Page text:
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United Kingdom Region Pick: Primer (2004)

Primer

To describe the film Primer as ‘mind-bending’ could be construed as something of an understatement. Essentially a time travel movie, this is a film that makes no concessions for its audience – it takes off running from the first reel and does not stop until the end credits roll. It’s on you to keep up. But, that’s not to say that it’s a difficult film. On the contrary, it is highly enjoyable – despite having a first act filled, almost exclusively, with technical jargon. Thanks to the skill of the filmmaker and lead actor Shane Carruth (Upstream Color) however, we feel engaged with this story – even though the initial dialogue seems almost nonsensical to the layman.

It is a tale of friends, tinkering in the garage. Outside their regular day jobs, they run a side business manufacturing error-checking devices for computers. They use the profits to fund exploration of different inventions in their extremely limited spare time. Disagreeing on which path they should pursue next, two of the friends – Aaron and Abe – decide to branch out on their own and build a device designed to reduce the weight of an object. Successful in this endeavor, they accidentally discover that the objects they use to test the device experience 1,300 times the length of time that passes while the device is active.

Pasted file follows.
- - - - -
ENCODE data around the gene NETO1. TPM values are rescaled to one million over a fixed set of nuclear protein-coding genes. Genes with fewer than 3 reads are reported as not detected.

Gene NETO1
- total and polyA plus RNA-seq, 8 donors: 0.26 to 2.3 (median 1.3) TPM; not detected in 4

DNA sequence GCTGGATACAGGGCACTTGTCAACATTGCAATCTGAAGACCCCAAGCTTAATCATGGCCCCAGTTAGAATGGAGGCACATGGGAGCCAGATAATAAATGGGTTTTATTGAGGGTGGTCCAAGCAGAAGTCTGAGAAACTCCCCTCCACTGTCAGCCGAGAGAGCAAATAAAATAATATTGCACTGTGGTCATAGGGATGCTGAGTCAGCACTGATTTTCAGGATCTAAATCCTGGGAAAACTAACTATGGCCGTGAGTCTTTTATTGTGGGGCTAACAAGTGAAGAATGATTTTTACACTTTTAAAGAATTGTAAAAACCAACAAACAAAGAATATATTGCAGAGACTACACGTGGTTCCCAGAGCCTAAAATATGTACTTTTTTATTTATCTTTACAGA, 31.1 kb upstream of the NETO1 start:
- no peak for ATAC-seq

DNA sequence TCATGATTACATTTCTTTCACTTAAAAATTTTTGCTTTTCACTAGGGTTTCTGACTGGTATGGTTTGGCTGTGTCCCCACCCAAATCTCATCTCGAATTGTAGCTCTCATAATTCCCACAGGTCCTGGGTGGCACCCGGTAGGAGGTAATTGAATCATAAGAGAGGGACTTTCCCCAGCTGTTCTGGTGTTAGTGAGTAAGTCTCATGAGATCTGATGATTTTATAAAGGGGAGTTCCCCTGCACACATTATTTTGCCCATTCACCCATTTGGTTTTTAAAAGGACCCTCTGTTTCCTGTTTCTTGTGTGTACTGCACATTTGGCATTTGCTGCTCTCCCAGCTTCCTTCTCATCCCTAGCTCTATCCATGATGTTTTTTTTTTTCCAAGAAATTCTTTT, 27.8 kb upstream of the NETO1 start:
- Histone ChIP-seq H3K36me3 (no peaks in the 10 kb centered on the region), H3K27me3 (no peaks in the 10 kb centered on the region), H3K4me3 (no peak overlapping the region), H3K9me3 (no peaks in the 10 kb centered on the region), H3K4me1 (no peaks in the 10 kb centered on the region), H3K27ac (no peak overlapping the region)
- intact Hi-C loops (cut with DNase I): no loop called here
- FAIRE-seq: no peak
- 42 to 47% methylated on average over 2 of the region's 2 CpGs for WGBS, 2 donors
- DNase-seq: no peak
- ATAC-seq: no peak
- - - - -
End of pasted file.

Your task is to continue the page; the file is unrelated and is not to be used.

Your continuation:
Abe theorizes that the objects continually travel from the time the device is activated, to the time it is switched off, and back again. Some testing later, they decide to enlarge and duplicate the device to use themselves – but events take an unexpected turn when Abe reveals the presence of another Abe, moving through the other side of the time loop they have created. What follows is both a fascinating and effective time travel film, and a study in friendships and partnerships disintegrating under high stress. Without pandering to the audience in any way, Primer keeps us guessing as to actions, motivations and consequences throughout, and stays in the mind for some time after.

Made for just $7,000 with a crew of five people, Primer is an example of independent filmmaking at its finest. Taking an intriguing and original idea, Shane Carruth wrote, directed, produced, edited and scored the film, as well as acting as cinematographer and performing the lead role. It took him almost two years of post-production to achieve the final cut, which went on to take the Grand Jury Prize at the 2004 Sundance Film Festival. If it is independent filmmaking you seek, then Primer is as sound an investment of time for you as it was for Shane Carruth.